Pentagon: Saddam sons likely killed - KLTV.com - Tyler, Longview, Jacksonville |ETX News

7-22-03

Pentagon: Saddam sons likely killed

WASHINGTON (CNN) -- Saddam Hussein's sons, Uday and Qusay, could have been killed in a firefight with U.S. troops in northern Iraq, U.S. government officials said Tuesday.

An official said they are "reasonably certain" that the two sons -- key members of Saddam's regime -- were among four people killed during the gun battle.

U.S. troops were involved in an intense firefight in the northern Iraqi city of Mosul earlier Tuesday. A U.S. official said two of those killed in the attack "could be" Qusay and Uday, whom recent intelligence reports indicated were in the Mosul area recently.

"We are reasonably certain they could have met their maker," one U.S. official told CNN. "We didn't just stumble across them."

Two hundred members of the 101st Airborne Division were involved in the assault, and no one was captured, a U.S. official told CNN Pentagon Correspondent Barbara Starr. Further details were expected shortly.

Military sources in Baghdad said the bodies were those of high-ranking allies of Saddam.

A U.S. official said, there were "indicators" that "prominent figures," possibly Uday and Qusay Hussein, were in the area.

The military went in and engaged in a "big firefight," the official said. "We have bodies that could very well be them," said the U.S. official.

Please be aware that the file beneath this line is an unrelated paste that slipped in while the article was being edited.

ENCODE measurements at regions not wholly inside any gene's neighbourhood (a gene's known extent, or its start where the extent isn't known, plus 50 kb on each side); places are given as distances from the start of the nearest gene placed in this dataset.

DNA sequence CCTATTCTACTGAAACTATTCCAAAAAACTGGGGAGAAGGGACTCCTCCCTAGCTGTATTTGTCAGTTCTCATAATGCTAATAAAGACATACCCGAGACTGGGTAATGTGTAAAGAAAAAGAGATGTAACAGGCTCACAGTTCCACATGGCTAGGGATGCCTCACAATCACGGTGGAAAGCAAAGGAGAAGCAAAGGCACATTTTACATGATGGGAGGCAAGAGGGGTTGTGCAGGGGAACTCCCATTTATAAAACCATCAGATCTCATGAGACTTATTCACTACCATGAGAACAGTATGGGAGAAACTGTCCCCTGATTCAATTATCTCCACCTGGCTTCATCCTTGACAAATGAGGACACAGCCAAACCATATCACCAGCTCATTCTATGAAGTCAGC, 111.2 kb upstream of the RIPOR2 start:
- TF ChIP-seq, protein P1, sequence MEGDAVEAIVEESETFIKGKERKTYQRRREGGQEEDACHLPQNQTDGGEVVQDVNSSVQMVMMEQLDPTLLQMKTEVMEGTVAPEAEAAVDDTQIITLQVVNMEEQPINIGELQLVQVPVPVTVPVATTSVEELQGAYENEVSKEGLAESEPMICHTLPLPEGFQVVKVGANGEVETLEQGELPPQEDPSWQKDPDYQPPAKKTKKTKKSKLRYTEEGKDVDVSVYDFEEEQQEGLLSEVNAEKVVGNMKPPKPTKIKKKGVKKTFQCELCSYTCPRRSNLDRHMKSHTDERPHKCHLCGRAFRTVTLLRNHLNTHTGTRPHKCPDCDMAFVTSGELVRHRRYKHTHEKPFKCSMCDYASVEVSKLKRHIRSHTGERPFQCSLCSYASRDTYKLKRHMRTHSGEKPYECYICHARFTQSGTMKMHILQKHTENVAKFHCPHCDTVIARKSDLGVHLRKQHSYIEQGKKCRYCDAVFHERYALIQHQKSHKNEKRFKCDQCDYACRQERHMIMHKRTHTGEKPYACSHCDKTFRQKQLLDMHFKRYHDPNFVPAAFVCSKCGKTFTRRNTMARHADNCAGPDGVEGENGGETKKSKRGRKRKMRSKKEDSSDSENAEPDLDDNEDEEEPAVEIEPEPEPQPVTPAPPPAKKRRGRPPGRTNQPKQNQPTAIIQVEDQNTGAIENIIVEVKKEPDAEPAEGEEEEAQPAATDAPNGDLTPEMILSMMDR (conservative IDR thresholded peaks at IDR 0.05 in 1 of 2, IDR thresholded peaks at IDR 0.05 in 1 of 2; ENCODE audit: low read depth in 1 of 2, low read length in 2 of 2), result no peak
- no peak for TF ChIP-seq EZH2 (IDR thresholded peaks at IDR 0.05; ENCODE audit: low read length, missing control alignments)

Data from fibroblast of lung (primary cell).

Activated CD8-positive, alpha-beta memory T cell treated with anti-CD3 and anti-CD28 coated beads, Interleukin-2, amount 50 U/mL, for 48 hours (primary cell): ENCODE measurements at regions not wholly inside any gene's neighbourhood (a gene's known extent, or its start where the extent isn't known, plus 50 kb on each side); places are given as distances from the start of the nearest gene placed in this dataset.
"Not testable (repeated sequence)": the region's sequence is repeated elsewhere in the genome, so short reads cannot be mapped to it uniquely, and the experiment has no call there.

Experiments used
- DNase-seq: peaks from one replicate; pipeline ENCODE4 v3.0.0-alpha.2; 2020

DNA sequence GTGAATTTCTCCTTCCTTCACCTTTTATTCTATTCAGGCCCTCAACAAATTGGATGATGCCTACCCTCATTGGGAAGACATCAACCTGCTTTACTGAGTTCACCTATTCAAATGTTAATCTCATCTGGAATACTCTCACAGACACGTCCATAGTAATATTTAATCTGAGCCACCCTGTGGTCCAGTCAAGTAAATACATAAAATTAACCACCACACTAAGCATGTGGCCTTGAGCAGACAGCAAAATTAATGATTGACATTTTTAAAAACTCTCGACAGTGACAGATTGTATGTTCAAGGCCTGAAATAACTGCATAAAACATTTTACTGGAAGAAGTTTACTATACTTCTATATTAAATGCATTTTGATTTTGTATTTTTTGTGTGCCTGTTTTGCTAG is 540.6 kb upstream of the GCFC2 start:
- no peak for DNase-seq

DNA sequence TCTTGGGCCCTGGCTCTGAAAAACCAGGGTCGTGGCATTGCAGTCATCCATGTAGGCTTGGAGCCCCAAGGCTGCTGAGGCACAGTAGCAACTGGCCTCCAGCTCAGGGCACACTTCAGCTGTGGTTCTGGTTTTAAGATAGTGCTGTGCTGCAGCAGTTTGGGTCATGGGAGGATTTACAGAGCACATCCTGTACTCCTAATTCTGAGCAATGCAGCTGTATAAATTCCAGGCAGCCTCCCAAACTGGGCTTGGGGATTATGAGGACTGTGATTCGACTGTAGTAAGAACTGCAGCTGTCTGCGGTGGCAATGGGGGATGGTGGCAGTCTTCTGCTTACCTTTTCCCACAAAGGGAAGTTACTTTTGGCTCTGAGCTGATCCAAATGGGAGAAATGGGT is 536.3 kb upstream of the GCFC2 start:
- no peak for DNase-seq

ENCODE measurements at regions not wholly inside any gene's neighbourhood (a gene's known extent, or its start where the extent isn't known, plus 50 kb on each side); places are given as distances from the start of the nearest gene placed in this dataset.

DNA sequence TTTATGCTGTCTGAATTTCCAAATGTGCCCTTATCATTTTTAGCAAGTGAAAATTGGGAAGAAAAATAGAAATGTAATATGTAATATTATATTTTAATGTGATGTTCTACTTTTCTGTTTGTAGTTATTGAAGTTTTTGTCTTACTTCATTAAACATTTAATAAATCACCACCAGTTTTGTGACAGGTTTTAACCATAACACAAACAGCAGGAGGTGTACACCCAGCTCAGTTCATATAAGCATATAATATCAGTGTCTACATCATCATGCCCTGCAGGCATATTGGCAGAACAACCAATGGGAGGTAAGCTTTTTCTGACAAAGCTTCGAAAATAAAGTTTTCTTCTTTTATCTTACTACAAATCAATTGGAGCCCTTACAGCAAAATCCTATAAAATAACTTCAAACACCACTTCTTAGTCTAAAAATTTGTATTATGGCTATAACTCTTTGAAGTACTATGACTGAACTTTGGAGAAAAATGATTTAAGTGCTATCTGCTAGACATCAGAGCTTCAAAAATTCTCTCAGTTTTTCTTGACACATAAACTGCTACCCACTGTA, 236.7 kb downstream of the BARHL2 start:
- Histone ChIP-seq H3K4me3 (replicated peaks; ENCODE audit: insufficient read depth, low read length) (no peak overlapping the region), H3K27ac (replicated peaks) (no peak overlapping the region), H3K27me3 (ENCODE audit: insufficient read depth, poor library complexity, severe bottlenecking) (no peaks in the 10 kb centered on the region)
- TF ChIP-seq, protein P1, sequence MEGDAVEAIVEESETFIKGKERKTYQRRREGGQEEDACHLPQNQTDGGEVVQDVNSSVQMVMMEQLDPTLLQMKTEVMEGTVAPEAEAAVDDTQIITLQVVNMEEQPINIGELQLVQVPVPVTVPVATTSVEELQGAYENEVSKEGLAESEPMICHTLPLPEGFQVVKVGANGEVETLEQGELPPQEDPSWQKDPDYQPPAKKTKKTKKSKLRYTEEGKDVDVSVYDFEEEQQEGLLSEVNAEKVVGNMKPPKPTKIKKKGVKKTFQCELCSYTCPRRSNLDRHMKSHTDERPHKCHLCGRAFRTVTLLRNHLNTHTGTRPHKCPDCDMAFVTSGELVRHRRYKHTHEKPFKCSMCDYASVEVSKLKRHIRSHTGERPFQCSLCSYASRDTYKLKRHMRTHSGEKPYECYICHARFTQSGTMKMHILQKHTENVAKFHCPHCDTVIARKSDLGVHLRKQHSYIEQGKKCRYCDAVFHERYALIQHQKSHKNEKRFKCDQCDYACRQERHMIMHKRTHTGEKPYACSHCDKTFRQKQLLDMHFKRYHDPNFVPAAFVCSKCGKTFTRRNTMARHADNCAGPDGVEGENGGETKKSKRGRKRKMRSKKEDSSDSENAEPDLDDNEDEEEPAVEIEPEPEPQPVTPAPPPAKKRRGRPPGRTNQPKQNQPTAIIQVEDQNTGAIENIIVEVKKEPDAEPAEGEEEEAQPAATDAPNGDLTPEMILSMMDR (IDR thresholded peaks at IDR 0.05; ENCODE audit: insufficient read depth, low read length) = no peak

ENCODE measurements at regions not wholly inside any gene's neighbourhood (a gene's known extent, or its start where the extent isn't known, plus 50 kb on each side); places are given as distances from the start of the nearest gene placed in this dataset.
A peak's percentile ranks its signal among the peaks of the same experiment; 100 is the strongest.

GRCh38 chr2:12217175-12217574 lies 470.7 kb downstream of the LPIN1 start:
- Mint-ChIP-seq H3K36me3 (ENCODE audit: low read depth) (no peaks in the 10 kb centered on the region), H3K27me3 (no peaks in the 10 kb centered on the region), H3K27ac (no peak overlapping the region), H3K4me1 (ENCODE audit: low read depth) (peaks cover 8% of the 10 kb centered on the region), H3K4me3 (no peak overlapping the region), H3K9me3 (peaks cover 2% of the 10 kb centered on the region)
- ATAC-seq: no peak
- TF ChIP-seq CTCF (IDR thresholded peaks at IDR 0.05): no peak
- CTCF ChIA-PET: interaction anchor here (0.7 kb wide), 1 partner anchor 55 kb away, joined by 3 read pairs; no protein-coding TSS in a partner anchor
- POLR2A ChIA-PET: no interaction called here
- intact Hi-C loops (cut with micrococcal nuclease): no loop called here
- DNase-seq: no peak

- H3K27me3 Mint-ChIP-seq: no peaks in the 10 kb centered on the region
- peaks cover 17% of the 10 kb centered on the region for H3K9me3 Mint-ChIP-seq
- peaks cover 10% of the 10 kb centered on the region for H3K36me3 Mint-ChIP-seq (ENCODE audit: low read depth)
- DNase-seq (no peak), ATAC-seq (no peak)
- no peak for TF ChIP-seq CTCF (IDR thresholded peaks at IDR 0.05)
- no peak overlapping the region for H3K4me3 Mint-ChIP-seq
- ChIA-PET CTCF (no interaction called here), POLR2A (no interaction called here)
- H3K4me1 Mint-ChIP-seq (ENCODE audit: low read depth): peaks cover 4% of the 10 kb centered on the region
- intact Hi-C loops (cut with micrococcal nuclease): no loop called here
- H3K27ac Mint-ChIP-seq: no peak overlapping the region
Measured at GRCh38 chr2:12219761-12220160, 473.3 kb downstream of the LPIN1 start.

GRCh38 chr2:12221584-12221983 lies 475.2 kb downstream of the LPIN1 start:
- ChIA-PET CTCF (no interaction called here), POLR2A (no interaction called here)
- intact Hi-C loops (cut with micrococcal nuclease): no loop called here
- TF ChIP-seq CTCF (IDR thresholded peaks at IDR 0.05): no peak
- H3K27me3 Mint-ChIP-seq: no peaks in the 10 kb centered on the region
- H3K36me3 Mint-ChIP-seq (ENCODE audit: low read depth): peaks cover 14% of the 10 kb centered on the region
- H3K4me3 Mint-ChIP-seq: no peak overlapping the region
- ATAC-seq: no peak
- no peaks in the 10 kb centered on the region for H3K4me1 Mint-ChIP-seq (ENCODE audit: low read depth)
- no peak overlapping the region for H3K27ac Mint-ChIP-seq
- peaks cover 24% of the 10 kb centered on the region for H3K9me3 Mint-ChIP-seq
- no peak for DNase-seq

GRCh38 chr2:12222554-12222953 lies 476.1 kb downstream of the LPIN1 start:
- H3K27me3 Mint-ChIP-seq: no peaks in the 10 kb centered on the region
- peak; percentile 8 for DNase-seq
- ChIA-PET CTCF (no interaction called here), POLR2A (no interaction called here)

In all, four people were killed in the firefight. The official said Saddam Hussein was not among them.

Both in deck of cards

Both Uday and Qusay are in the playing card deck of most wanted Iraqis issued to U.S. troops in Iraq. Uday is the Ace of Hearts and Qusay the Ace of Clubs

Qusay is the son widely perceived as most likely to succeed Saddam.

As Iraq prepared its defenses in the run-up to the Second Gulf War, Qusay was put in charge of four key areas including Baghdad and Tikrit – the family's tribal home.

When the war began he was in charge of the country's vast intelligence network, the 80,000-strong Republican Guard and 15,000-member Special Republican Guard, who were charged with protecting Saddam and his family.

Uday has a reputation for violence that includes torturing Iraqi athletes who do not meet expectations. He also ran the dreaded Saddam Fedayeen security force.

He was also in charge of the nation's Olympic committee, edited a leading newspaper, Babel, and head of Youth TV, the country's most popular channel.

Just before the second Gulf War, Uday warned Iraqi troops would make the mothers of U.S. soldiers "weep blood instead of tears."

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